Tropical Storm Don visits Matagorda Simon DeSoto, Galveston District Colorado River lockmaster took this photo of waves crashing into a jetty in Matagorda County, Texas on July 29 as Tropical Storm Don made its way closer to the Texas coast. If you have a an intersting or unique job-relatated photo and want to submit it for publication in the Pacesetter, contact your Districts Public Aairs Oce. 11 July September 2011 e U.S. Army Corps of Engineers Galveston District partici pated in the 106 th annual Gulf Intracoastal Canal Associations Convention Aug. 10-12 in New Orleans. District senior leaders and members of the Navigation and Operations divisions attended the two-day conference to learn more about key issues and concerns relating to barge industry operations along the Gulf Coast. Commander of the Eighth U.S. Coast Guard District, Rear Adm. Roy Nash, who took command June 1, 2011, thanked industry leaders for their professionalism and collaboration dur ing this years Mississippi River ooding events (the worst ood to occur on the river since 1927) and applauded GICA for the crucial role it played in managing waterway trac during this natural disaster. Your years of experience and expertise in this industry plays such a critical role in our nations economic stability, said Nash. Your work and steadfast leadership on the waterways keeps cargo moving safely. Nash discussed upcoming proposed changes in regulations to ensure the safety of vessels transiting along the Gulf Intracoastal Waterway and encouraged feedback from industry leaders. Galveston District Commander Col. Christopher Sallese was a one of four members of the conferences USACE Fund ing and Operations Perspective Panel to brief participants on the current status of USACE operations around the nation, highlighting the Galveston Districts achievements, upcoming programs and studies. Sallese explained that over the last year the Galveston District Galveston District sta report Corps provides district funding, operations perspective at 106th GICA convention awarded $26 million in contracts to remove four million cubic yards of dredge material along the Texas coast, replace mooring buoys, rehabilitate gates and guide walls and make improvements to dredge material disposal site areas. We have four of the top 10 busiest ports in the nation re sponsible for transporting 58 percent of the nations cargo which ranges from petroleum products to supplying our military over seas, said Sallese. We need to work together to get the biggest bang for our buck and identify ways to improve the waterway system. Sallese conveyed the importance of keeping Texas waterways open as a national strategic investment and thanked industry partners and sponsors for their continued collaboration with GICA, the Texas Department of Transportation and the Corps. Galveston District Commander Col. Christopher Sallese (far right) briefed participants of the 106th Annual Gulf Intracoastal Canal As sociation Convention Aug. 10 through 12 in New Orleans on the cur rent status of USACE operations around the nation, highlighting the Galveston Districts achievements, upcoming programs and studies. Sallese was a one of four members of the conferences USACE Fund ing and Operations Perspective Panel. Members of the Galveston Districts Operations Division also participated in the convention.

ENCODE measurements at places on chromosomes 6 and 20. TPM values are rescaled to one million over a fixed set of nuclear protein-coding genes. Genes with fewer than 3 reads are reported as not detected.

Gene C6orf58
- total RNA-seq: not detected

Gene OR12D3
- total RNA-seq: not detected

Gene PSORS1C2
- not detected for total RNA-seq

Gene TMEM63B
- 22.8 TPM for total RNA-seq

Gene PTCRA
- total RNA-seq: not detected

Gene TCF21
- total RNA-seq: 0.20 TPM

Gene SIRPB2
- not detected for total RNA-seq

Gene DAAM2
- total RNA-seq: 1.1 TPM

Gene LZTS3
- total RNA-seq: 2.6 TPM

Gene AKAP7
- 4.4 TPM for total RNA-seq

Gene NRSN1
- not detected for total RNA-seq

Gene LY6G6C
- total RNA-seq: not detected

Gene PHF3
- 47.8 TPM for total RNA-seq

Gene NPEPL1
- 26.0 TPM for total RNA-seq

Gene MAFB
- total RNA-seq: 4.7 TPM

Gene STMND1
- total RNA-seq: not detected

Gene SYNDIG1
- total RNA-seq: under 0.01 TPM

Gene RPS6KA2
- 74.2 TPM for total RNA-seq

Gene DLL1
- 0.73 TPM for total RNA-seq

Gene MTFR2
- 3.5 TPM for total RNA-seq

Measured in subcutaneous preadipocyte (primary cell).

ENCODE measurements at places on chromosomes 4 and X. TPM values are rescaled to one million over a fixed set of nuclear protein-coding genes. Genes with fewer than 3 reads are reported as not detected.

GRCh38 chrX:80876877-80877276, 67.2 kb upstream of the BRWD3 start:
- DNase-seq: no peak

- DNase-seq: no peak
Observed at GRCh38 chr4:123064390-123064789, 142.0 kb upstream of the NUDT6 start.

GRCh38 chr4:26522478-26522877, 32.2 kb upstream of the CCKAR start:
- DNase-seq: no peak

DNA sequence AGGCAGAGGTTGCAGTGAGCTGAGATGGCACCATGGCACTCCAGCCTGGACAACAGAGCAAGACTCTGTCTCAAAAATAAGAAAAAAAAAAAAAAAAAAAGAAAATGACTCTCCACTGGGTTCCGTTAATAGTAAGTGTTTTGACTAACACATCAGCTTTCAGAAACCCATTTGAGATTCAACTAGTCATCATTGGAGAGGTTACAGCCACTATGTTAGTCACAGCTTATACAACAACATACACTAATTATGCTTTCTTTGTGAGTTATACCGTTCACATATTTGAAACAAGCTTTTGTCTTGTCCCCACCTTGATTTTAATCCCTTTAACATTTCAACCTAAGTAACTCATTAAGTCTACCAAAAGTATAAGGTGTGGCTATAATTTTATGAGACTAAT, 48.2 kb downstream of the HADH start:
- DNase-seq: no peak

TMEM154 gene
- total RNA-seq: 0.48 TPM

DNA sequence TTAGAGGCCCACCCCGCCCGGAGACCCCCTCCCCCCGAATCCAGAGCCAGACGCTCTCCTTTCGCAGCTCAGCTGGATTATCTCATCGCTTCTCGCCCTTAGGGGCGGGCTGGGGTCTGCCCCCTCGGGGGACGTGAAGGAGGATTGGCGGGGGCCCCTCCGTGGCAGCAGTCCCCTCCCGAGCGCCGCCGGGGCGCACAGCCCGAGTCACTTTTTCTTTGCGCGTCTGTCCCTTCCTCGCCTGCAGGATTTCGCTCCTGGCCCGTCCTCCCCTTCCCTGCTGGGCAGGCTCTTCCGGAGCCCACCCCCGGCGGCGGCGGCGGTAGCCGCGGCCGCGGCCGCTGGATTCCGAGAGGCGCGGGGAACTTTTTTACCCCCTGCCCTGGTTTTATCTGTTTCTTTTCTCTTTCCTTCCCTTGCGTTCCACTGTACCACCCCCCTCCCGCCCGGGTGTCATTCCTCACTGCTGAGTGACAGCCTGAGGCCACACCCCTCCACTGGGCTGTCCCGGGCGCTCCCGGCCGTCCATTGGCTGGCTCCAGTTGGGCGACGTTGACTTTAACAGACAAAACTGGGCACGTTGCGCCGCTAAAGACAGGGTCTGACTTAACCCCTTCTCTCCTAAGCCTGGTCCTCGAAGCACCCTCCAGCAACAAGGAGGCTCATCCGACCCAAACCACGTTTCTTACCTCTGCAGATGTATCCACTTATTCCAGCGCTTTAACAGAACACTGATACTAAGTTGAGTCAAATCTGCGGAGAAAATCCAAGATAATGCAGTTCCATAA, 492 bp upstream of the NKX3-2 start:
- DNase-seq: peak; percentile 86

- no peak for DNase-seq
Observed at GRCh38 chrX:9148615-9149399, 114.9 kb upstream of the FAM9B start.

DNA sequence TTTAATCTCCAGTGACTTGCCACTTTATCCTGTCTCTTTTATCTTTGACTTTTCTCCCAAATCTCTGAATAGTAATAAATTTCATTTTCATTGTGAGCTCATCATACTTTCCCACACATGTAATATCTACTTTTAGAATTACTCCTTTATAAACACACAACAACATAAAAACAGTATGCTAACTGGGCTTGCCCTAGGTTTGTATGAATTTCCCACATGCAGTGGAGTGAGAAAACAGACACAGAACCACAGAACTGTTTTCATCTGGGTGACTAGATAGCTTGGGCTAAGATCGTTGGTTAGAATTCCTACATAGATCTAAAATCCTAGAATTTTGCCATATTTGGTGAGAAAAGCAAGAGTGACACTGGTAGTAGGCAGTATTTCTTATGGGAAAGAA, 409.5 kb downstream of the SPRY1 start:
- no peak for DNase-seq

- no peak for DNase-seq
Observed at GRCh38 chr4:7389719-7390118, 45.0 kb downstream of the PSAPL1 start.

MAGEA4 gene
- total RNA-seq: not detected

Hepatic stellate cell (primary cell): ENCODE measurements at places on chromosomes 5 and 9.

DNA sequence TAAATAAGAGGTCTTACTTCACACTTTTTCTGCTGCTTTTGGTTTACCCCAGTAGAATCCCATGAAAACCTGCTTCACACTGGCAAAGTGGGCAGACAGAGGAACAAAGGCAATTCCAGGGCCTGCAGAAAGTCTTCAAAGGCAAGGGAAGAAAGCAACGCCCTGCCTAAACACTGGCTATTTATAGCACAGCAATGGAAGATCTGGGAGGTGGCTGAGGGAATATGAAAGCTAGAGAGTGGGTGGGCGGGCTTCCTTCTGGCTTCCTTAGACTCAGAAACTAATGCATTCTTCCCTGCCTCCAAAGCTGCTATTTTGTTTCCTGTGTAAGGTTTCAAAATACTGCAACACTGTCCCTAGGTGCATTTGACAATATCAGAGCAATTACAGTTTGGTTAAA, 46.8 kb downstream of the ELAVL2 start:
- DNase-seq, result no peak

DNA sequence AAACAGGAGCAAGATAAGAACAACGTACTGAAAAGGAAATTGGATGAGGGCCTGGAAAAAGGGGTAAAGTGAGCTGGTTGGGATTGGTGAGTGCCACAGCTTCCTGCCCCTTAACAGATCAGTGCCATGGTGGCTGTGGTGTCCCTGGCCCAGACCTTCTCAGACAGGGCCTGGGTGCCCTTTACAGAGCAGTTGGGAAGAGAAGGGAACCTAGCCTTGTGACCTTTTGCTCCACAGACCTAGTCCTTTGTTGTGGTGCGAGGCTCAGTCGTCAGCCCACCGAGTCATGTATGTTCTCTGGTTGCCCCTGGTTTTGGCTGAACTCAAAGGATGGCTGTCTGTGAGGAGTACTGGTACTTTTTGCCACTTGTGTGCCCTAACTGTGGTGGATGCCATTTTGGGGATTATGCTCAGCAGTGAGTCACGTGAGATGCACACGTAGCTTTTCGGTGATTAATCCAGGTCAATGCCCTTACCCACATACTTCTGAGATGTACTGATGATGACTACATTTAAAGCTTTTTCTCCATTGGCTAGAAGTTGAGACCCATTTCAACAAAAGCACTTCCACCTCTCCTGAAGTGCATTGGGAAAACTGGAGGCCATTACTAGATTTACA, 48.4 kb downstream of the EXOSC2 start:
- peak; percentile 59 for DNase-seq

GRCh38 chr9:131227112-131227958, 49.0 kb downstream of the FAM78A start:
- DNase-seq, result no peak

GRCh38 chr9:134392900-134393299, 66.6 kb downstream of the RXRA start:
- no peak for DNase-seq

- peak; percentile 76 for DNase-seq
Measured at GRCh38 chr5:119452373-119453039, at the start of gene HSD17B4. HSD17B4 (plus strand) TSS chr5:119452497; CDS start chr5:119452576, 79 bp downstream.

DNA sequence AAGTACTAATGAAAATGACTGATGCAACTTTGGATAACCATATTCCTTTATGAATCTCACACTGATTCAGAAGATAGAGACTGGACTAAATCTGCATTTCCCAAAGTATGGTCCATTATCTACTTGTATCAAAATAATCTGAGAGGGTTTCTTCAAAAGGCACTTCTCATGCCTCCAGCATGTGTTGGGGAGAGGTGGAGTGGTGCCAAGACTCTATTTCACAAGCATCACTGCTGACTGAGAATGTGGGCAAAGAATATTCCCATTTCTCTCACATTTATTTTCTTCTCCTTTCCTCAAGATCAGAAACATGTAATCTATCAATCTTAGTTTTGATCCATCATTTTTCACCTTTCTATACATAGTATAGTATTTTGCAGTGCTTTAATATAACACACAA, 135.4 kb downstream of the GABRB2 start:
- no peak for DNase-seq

12 July September 2011 After $3.4 billion in construction and an estimated $8.3 billion in positive economic impact to the city of San Antonio, the 2005 Base Realignment and Closure recommenda tions are complete. [BRAC was] one of the largest economic development programs in the entire history of San Antonio, said Mike Novak, a member of the Military Transformation Task Force. We have completed all of the requirements set forth in the BRAC legislation, said Dr. CEM Maxwell, deputy director of the San Antonio Joint Program Oce. ats a con siderable accomplishment. Of the 200 overall BRAC recommenda tions made, 19 or almost 10 percent impacted military installations in San Antonio, Maxwell said, pointing out the six major muscle moves, as he called them. ese include the Medical Education and Training Campus, which consolidated ve major enlisted military medical training insti tutions from across the country. METC consists of ve new instructional fa cilities, six existing buildings, three dormitories, a new dining facility, new gymnasium and a headquarters building with a projected average daily student load of 8,000. ere is nowhere on the face of the earth where students come and learn their skills to a higher level than they do at the Medical Educa tion and Training Campus, in our 1.2 millionsquare-foot, $800 million-BRAC-purchased facility, said Rear Adm. William Kiser, METC commandant. In our short duration of existence, we have already received multiple kudos for the quality of our graduates, Kiser added. e second of the big six is the San Anto nio Military Medical Center. Brooke Army Medical Center has transitioned to SAMMC and Wilford Hall Medical Center changed its name to Wilford Hall Ambulatory Surgical Center Sept. 15. SAMMC construction projects included a new 760,000-square-foot consolidated tower, renovations to BAMC, a 5,000-space parking garage, central energy plant and the Fort Sam Houston Primary Care Clinic at a total cost of about $802.3 million. Once fully operational and staffed, SAMMC will be the largest inpatient health care facility in the Department of Defense and will continue to be the militarys only levelone trauma center, said Maj. Gen. M. Ted Wong, commanding general, Southern Re gional Medical Command and Brooke Army Medical Center. Ultimately, its about providing the best possible and highest quality patient-centered health care services, in the best state-of-the-art facility for our patients and maximizing the eectiveness and the value of the health care services that we provide to our beneciaries, Wong added. e Wilford Hall Ambulatory Surgi cal Center will be a premier facility with 38 specialty clinics, four operating rooms and an urgent care center that will operate 24 hours a day, explained Maj. Gen. Byron Hepburn, commanding general, 59th Medical Wing. It will be the largest ambulatory surgical center in the Department of Defense. e third major event was the move and consolidation of the U.S. Armys Installation Management Command to Fort Sam Houston. Under the provisions of BRAC, Army En vironmental Command and IMCOM head quarters moved to Fort Sam Houston, and Family and MWR Command was integrated into IMCOM Headquarters. e construction and renovation of the IM COM campus infused approximately $121 million into the San Antonio community. We at Installation Management Command have been aorded a great windfall, said IM COM Command Sgt. Maj. Neil Ciotola. We have been treated like royalty on this joint base since we have been here. e creation of Joint Base San Antonio was another major undertaking, consolidating Fort Sam Houston, Camp Bullis and Lackland and Randolph Air Force Bases. Brig. Gen. eresa Carter, commander of the 502nd Air Base Wing credited Brig Gen. Leonard Patrick for creating an identity for Joint Base San Antonio. Patrick was the rst commander of Joint Base San Antonio. We have three great historic locations, Fort Sam Houston, Randolph and Lackland Air Force Bases, Carter said. One of the chal lenges of joint basing is how to combine the installation support functions, while at the same time preserving the history, heritage and lineage of those individual locations. I think General Patrick and his team have done that. Joint Base San Antonio covers 40,000 acres and supports a workforce of more than 73,000. Also noteworthy were several laboratory construction projects, such as the creation of the Joint Center for Excellence for Battleeld Health and Trauma Research and the TriService Research Laboratory. e 133,100-square-foot BHT, located on Fort Sam Houston at the U.S. Army Institute for Surgical Research, integrates three services combat casualty care research missions. e project was completed in August 2010 at a cost of $111 million. Many of the construction projects are Lead ership in Energy and Environmental Design Silver certied. e LEED green building rat ing system, developed and administered by the U.S. Green Building Council, promotes design and construction practices that increase protability while reducing the negative envi ronmental impacts of buildings and improving occupant health and well-being. In total, there were 48 BRAC-related con struction projects spanning across Joint Base San Antonio. We have built or renovated almost 11 mil lion square feet, said David omas, director of the San Antonio Joint Program Manage ment Oce. More concrete was poured here BRAC recommendations complete, benets for San Antonio ongoing By Lori Newman Installation Management Command See BRAC on next page Lt. Gen. Rick Lynch, U.S. Army Installation Management Command commander, reognizes Daniel Seastrum (above left), IMCOM-BRAC team and Marco T. Barbarena, (above right) Joint Program Management Oce during an awards ceremony the day before IMCOM Headquarters ribbon cutting ceremony. Lynch recognized more than 110 team members from the Corps, IMCOM, BRAC, Fort Sam Houston and the 502 Mission Support Group.